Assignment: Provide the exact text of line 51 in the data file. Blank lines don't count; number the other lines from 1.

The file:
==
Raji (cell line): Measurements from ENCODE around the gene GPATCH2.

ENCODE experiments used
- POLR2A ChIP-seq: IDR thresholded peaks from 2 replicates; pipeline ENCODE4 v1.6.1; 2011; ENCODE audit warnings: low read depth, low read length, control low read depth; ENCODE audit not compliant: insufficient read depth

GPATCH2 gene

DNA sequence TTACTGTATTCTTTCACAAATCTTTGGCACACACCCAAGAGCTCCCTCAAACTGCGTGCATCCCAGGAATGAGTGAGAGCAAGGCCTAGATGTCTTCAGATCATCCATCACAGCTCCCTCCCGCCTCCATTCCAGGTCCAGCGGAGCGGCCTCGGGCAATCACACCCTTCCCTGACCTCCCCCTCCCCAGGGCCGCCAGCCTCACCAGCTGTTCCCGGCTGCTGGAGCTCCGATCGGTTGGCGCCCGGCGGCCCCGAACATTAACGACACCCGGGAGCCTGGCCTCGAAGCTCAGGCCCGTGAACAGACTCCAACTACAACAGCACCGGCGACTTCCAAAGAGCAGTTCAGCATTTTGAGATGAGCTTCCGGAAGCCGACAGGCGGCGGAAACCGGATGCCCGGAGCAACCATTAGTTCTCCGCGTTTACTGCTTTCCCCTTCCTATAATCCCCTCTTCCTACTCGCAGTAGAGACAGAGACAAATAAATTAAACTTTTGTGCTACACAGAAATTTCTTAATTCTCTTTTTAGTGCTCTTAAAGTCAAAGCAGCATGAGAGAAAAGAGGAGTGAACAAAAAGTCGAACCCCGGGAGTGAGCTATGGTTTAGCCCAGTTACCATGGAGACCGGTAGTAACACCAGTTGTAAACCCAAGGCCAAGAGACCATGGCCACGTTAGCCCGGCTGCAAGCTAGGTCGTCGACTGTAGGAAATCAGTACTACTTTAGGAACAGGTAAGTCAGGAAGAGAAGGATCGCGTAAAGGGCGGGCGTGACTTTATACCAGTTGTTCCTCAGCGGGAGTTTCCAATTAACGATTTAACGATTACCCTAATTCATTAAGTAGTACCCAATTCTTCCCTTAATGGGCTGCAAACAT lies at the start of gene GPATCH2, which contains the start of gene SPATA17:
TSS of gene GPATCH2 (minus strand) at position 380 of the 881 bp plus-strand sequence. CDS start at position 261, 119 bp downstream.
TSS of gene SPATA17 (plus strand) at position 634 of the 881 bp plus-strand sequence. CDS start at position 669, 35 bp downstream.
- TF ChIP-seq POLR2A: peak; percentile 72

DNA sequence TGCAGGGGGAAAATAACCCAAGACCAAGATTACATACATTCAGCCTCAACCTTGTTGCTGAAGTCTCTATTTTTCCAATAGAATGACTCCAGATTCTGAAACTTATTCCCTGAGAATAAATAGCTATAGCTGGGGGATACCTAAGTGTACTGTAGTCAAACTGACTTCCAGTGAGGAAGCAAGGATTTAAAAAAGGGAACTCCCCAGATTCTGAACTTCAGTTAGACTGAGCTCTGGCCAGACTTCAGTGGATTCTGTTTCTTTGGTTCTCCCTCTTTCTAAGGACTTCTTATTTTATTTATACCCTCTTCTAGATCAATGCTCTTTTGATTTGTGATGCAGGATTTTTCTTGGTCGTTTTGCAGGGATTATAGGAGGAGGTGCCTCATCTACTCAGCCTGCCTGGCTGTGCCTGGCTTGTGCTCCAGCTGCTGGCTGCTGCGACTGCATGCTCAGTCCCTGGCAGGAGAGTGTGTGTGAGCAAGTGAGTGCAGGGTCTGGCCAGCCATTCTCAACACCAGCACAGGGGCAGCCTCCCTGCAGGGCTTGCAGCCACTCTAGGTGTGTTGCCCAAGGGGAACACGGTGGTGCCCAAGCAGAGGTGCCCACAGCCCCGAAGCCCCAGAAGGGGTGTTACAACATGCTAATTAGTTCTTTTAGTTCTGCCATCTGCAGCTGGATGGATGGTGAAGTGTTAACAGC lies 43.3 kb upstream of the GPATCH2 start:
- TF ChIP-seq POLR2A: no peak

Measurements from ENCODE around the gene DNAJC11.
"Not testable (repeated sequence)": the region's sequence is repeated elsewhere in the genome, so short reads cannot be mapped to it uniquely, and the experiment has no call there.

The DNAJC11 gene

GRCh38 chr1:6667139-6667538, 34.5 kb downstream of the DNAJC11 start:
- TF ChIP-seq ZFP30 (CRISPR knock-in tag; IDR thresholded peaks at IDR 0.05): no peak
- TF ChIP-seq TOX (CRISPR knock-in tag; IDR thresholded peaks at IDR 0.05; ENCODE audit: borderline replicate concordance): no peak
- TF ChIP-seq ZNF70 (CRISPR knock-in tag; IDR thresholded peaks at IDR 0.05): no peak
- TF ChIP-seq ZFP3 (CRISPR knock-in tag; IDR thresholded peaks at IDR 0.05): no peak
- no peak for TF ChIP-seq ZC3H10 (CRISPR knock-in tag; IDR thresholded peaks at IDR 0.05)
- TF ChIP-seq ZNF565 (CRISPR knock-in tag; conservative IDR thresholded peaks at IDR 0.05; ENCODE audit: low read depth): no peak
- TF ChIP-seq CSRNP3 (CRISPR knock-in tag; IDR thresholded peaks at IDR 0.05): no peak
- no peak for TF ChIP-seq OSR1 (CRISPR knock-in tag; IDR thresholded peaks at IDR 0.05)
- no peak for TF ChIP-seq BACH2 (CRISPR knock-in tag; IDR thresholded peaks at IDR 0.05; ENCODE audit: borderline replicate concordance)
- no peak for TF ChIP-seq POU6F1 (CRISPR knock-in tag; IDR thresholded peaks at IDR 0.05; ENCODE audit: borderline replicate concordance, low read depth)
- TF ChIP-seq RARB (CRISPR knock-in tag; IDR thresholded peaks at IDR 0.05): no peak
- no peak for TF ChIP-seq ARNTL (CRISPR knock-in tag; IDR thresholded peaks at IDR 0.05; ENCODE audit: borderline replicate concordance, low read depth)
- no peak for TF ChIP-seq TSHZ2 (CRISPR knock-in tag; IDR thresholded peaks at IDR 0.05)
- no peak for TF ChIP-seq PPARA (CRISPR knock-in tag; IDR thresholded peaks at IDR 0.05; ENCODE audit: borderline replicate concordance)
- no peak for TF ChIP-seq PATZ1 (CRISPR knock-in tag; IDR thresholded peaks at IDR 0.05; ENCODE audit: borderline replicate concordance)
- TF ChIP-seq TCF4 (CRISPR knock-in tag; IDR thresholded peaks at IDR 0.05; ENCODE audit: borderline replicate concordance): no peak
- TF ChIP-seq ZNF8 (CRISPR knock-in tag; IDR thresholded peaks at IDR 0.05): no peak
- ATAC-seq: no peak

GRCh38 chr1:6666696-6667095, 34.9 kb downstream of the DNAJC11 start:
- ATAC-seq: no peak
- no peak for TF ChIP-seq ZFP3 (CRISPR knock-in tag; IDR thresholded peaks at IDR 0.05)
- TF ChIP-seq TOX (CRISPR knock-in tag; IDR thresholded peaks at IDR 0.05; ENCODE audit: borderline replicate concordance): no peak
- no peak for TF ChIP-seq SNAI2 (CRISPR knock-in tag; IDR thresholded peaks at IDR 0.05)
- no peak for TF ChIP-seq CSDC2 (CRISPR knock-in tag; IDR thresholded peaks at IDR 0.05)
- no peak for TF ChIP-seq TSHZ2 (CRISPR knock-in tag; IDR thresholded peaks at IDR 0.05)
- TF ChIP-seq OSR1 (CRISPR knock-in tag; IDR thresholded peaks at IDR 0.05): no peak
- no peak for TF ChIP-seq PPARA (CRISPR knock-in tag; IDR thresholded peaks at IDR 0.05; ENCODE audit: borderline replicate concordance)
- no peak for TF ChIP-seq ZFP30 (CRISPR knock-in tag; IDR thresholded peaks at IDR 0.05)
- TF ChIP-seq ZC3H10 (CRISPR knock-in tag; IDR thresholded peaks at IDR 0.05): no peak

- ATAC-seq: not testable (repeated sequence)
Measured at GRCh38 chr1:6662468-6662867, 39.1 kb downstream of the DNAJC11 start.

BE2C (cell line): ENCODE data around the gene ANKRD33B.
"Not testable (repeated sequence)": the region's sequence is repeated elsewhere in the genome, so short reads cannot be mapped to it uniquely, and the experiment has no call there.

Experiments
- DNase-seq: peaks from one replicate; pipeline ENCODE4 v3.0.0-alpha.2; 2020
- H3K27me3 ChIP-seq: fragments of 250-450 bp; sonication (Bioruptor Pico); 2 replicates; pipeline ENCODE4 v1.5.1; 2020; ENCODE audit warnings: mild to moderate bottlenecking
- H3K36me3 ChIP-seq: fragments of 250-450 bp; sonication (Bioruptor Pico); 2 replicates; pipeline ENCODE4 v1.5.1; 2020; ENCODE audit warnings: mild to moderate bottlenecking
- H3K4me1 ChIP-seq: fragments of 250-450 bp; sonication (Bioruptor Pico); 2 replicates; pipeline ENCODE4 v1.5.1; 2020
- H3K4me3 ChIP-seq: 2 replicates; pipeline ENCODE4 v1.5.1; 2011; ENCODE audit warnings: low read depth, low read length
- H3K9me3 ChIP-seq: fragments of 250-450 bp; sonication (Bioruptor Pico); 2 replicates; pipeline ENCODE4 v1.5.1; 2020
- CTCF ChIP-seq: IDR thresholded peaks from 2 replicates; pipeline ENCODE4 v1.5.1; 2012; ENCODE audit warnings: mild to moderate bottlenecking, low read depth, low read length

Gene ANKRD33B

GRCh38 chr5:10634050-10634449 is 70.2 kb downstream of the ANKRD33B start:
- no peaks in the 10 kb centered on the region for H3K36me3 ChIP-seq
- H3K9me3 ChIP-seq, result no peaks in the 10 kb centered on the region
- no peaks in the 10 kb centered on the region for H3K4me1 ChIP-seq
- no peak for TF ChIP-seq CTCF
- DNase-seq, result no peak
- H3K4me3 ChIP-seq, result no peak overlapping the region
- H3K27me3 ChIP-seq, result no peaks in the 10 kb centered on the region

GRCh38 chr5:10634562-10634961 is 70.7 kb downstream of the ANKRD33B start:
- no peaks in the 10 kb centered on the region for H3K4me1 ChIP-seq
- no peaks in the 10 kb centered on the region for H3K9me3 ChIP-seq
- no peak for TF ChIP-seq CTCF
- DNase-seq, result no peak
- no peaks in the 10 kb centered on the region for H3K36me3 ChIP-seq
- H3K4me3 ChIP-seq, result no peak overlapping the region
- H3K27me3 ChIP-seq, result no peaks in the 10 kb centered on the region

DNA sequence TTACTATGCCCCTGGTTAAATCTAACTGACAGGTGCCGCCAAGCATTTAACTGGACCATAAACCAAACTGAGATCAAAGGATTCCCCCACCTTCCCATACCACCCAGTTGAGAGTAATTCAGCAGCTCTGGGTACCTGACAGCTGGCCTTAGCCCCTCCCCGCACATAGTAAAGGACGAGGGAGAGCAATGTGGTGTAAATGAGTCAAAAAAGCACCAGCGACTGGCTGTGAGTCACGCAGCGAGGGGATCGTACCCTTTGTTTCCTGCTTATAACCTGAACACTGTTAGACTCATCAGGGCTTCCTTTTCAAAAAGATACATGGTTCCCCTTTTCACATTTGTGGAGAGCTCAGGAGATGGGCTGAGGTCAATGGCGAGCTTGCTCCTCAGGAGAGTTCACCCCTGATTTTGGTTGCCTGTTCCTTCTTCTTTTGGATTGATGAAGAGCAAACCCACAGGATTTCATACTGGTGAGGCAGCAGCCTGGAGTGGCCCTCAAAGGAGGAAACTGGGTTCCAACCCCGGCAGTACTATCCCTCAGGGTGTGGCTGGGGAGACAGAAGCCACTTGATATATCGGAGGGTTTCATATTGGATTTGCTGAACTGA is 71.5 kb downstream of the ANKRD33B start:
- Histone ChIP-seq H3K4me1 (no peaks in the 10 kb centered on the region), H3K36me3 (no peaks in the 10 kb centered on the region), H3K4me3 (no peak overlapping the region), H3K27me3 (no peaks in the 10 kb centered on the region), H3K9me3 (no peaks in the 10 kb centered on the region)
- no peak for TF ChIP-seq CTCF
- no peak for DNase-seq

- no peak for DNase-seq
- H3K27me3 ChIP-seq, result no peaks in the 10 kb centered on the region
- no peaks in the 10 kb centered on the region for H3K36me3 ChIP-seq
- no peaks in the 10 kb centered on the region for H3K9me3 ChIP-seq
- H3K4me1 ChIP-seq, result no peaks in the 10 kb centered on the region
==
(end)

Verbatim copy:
- H3K36me3 ChIP-seq: fragments of 250-450 bp; sonication (Bioruptor Pico); 2 replicates; pipeline ENCODE4 v1.5.1; 2020; ENCODE audit warnings: mild to moderate bottlenecking